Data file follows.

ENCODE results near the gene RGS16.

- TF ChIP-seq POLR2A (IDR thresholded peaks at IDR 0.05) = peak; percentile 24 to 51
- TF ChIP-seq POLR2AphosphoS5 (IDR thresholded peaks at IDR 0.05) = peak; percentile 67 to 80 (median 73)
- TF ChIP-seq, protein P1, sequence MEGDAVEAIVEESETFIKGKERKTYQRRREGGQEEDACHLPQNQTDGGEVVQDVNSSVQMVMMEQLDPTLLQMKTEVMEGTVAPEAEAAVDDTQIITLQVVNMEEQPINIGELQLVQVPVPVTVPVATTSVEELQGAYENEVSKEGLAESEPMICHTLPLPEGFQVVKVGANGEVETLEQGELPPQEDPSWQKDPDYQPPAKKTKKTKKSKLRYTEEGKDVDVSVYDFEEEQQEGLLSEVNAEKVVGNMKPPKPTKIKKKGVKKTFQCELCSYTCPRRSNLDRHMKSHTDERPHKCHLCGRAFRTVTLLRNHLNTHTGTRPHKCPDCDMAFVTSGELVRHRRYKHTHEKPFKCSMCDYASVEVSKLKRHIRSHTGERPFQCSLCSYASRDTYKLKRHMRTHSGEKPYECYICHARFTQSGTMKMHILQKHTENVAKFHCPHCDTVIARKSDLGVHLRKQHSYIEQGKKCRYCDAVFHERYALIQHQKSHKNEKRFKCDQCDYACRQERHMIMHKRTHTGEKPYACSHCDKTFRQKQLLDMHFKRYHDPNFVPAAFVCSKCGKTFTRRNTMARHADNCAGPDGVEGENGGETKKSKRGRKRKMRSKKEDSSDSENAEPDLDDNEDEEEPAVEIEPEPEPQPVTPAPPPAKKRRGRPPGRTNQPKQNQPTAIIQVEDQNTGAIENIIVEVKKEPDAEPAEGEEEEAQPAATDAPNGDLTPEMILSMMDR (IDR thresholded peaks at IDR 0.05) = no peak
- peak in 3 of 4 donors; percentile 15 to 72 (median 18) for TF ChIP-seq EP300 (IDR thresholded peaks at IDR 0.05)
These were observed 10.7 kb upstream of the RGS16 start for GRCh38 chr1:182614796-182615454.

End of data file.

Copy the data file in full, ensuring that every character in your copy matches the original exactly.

ENCODE results near the gene RGS16.

- TF ChIP-seq POLR2A (IDR thresholded peaks at IDR 0.05) = peak; percentile 24 to 51
- TF ChIP-seq POLR2AphosphoS5 (IDR thresholded peaks at IDR 0.05) = peak; percentile 67 to 80 (median 73)
- TF ChIP-seq, protein P1, sequence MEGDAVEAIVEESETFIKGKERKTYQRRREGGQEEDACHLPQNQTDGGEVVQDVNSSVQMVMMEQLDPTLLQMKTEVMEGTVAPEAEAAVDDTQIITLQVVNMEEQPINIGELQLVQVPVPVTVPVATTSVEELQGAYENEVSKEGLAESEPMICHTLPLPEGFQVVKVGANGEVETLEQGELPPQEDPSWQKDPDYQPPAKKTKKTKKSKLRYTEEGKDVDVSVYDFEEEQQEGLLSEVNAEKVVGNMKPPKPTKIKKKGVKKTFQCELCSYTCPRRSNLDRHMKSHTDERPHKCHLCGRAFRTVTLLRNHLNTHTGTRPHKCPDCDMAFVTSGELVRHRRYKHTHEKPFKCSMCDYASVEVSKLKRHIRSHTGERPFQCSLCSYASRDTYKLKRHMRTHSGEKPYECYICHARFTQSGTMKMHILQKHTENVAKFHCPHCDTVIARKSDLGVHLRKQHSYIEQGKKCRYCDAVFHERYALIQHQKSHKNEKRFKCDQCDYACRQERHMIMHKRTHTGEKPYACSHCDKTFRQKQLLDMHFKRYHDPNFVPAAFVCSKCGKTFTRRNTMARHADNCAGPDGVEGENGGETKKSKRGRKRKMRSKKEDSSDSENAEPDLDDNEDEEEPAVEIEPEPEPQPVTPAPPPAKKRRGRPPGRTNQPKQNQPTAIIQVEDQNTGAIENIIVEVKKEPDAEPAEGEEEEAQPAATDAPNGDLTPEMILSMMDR (IDR thresholded peaks at IDR 0.05) = no peak
- peak in 3 of 4 donors; percentile 15 to 72 (median 18) for TF ChIP-seq EP300 (IDR thresholded peaks at IDR 0.05)
These were observed 10.7 kb upstream of the RGS16 start for GRCh38 chr1:182614796-182615454.